1. Where to Stay
Find salvation at bargain prices at the York House (from $119), just minutes away from the Museum of Ancient Art. The 32-room former convent is outfitted for the lay visitor with plush velvet sofas.
Loiter on your balcony or gaze out the floor-to-ceiling windows at Fontana Park (from $135) before strolling over to see 6,000 pieces of ancient and international art at the nearby Museu Calouste Gulbenkian.
Hit the snooze button at the Heritage Av. Liberdade (from $244), a classic 40-room boutique hotel with a late breakfast available till noon.
2. Where to Eat
Book in advance to enjoy a home-style Portuguese entrée and a bottle of wine for less than $30 at the no-frills A Camponesa de Santa Catarina (Rua Marechal Saldanha 23/25, 213-464-791).
Stick to your budget at 100 Maneiras (Rua do Teixeira 35, 210-990-475) by ordering the prix fixe dinner. The restaurant, which opened this year, features a four-course menu of sautéed seafood paired with improbable vegetables for $52.
Take a break from salted cod (known here as bacalhau) by ordering the fresh fish at Aya. The cuisine spans dishes from the Pacific Ocean, the Sea of Japan, and the Japanese Alps.
3. What to Do
Try on a pair of au courant sunglasses at PorConceito: the ocular boutique opened in 2009 in the Bairro Alto district and offers fashionable frames reminiscent of Chanel and Dior for a mere $150. Next, redecorate your apartment with antique maps of the Iberian Peninsula, dramatic vintage fado posters and urbane fin de siècle magazine covers from Loja das Gravuras (Rua da Misericórdia 88, 213-423-261).
In Chiado, rediscover nearly extinct brands at A Vida Portuguesa, like Oprah’s favorite all-natural Claus Porto soap or whimsical Bordalo Pinheiro plates. Treat yourself to a proper pair of gloves at the tiny Luvaria Ulisses, open since 1925. Get your hands massaged and measured, then choose a pair (or, at $88, two!) among a selection of fine-leather styles.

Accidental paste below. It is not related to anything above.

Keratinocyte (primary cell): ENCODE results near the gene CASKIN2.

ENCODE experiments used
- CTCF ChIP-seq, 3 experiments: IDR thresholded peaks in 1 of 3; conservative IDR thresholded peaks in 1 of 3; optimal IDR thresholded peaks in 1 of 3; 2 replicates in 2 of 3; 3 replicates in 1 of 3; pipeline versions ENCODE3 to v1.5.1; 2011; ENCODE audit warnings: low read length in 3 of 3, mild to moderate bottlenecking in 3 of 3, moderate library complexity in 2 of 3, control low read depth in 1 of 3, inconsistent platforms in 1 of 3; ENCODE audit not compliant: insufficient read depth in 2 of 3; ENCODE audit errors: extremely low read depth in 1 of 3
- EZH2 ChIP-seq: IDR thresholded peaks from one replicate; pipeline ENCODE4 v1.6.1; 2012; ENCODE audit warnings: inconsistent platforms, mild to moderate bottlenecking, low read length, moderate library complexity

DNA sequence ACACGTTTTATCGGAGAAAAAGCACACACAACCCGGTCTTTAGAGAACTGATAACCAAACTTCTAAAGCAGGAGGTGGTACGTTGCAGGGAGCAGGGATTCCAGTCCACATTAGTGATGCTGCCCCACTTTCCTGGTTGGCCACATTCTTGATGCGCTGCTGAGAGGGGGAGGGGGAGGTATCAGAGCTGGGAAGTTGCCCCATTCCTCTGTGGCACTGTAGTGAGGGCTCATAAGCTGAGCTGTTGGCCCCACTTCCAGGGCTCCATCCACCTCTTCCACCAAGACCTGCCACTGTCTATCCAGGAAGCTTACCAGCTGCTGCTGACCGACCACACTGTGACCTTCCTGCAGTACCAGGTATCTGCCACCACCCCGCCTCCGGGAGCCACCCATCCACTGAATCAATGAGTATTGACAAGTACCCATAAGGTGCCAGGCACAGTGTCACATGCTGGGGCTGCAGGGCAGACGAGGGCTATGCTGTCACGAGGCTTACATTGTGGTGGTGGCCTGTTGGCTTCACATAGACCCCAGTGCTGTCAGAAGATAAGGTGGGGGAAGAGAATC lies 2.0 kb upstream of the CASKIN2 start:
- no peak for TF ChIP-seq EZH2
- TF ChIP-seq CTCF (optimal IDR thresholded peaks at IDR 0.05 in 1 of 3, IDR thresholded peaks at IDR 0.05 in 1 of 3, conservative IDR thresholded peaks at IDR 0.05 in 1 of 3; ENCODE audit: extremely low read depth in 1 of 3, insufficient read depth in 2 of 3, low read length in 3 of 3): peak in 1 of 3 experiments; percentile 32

Return to the present along the waterfront esplanade across from Santa Apolónia train station. Find mid-century furniture at the design store Loja Datalaia, or fill out your record collection at the revered Flur. Get a high-end snack of foie gras and top-notch Quinta do Portal wine at sleek food emporium DeliDelux, or cap the afternoon along the Tagus River with a cocktail at the John Malkovich–owned boîte Bica do Sapato.
4. Insider’s Tip
Cabs in Lisbon are quite reasonable by European standards—the ride from the airport to the town center should run you only $18—but some unscrupulous drivers overcharge tourists. Catch a metered taxi at the departures terminal, not the arrivals one, to avoid being a patsy.
5. Oddball Day
Stumble into your own Medieval Times in the Alfama district, beginning at Castelo de São Jorge, an awe-inspiring citadel whose oldest parts date from the sixth century. Take in the panoramic view of the city from one of the turrets before heading around back to check out Olissiponia, a multimedia exhibit on Lisbon’s history that simulates the devastating 1755 earthquake and tsunami. Wander through the intricate alleyways, stopping for a galão (a Portuguese-style latte) at the terrace café on the Miradouro de Santa Luzia. Later, head to the Casa dos Bicos (Rua dos Bacalhoeiros 10), or “House of Spikes,” an architecturally intriguing sixteenth-century palace that was one of the only buildings to survive the earthquake. You can’t go inside till spring, when the building will reopen as the José Saramago Foundation, home to the Nobel Prize-winning author’s extensive library. Down the street, pick up a snack of Old World sardines at Conserveira de Lisboa (Rua dos Bacalhoeiros 34, 218-864-009), a tiny shop where grande dame Regina Ferreira packages assorted fish into tiny tins, then affixes colorful vintage labels, just as her grandfather did when he opened the cannery in 1930. Finish the day at pois, café, a laid-back Austrian spot with homemade soups, salads, and strudels that also hosts rotating art exhibits.
The free bilingual Con Vida guides are excellent and include detailed maps. Pick up the versions for Bairro Alto & Príncipe Real and Baixa & Chiado in trendy businesses in those areas.
For filtered cultural stimuli with an indie feel, check out the weekly Le Cool newsletter.
The GoLisbon blog is an amazingly comprehensive English-language site covering most everything in Lisbon, with a focus on what’s new.
Time Out Lisboa has a firm grip on upcoming concerts.